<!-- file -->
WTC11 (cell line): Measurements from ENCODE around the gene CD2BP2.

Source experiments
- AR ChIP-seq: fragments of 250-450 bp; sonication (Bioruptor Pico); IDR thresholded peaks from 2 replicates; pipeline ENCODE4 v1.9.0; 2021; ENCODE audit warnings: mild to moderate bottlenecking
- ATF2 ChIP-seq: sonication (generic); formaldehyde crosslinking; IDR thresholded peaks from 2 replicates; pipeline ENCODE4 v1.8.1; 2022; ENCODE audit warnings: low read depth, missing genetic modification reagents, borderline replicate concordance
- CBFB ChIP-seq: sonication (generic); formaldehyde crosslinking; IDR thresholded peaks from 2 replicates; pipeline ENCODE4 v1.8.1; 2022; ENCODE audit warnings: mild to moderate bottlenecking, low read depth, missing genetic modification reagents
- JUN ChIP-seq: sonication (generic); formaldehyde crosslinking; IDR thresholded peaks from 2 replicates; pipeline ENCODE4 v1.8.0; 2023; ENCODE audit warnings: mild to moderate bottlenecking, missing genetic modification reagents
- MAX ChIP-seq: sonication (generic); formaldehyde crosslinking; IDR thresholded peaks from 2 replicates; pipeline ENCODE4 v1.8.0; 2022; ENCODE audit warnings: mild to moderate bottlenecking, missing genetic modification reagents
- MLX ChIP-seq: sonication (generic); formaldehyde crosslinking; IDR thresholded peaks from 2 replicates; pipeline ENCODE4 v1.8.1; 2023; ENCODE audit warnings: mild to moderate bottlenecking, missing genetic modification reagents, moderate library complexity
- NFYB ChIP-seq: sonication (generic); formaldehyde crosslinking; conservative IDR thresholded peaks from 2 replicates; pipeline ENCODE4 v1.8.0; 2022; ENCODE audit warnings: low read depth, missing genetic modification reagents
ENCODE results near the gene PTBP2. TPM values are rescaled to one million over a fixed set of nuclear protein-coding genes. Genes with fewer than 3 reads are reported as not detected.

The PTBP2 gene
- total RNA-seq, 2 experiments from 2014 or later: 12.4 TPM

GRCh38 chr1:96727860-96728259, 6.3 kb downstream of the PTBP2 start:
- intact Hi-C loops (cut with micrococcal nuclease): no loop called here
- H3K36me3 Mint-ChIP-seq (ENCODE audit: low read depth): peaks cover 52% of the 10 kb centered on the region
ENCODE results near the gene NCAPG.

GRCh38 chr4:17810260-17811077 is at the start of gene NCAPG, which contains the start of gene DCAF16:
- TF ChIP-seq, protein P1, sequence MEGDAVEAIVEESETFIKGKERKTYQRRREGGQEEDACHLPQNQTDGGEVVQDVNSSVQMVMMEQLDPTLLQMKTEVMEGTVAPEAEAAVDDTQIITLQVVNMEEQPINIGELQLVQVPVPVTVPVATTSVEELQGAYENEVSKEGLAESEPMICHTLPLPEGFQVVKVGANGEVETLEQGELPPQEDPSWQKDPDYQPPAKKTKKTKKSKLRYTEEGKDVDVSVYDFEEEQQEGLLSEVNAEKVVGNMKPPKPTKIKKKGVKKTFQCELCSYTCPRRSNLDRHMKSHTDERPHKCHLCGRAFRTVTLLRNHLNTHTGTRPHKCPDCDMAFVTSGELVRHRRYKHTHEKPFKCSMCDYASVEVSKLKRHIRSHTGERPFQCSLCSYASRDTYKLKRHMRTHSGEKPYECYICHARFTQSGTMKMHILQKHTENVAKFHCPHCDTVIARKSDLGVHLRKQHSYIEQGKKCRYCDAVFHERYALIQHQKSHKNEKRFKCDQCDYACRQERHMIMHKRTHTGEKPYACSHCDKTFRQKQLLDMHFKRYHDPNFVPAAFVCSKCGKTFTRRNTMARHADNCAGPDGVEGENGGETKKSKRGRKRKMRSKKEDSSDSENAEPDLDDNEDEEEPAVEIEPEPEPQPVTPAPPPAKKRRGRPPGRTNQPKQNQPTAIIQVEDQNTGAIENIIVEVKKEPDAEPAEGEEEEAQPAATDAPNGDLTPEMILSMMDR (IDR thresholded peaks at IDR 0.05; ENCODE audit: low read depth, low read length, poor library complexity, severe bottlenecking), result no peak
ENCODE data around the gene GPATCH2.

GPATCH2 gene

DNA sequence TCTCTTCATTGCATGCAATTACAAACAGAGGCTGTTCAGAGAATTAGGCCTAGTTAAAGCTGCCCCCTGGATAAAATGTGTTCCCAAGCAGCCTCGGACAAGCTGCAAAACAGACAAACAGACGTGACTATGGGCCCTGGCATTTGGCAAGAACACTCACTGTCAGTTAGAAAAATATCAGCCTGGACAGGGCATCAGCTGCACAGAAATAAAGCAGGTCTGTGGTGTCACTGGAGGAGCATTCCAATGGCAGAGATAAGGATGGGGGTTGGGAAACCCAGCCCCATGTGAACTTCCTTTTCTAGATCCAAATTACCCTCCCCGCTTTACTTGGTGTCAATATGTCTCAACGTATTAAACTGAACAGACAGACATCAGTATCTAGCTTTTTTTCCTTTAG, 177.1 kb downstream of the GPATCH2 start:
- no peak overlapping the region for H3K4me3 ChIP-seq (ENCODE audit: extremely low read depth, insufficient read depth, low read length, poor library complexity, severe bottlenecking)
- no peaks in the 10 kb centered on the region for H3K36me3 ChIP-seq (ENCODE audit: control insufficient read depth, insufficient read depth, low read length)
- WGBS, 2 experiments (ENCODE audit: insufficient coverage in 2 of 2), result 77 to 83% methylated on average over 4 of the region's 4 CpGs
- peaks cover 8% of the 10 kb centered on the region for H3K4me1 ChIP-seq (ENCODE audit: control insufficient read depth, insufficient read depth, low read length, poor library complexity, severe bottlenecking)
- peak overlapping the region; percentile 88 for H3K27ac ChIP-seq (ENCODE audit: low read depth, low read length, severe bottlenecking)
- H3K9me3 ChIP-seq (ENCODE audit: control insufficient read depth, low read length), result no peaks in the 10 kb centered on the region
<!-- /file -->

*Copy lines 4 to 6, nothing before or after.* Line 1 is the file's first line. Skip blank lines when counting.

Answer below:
- ATF2 ChIP-seq: sonication (generic); formaldehyde crosslinking; IDR thresholded peaks from 2 replicates; pipeline ENCODE4 v1.8.1; 2022; ENCODE audit warnings: low read depth, missing genetic modification reagents, borderline replicate concordance
- CBFB ChIP-seq: sonication (generic); formaldehyde crosslinking; IDR thresholded peaks from 2 replicates; pipeline ENCODE4 v1.8.1; 2022; ENCODE audit warnings: mild to moderate bottlenecking, low read depth, missing genetic modification reagents
- JUN ChIP-seq: sonication (generic); formaldehyde crosslinking; IDR thresholded peaks from 2 replicates; pipeline ENCODE4 v1.8.0; 2023; ENCODE audit warnings: mild to moderate bottlenecking, missing genetic modification reagents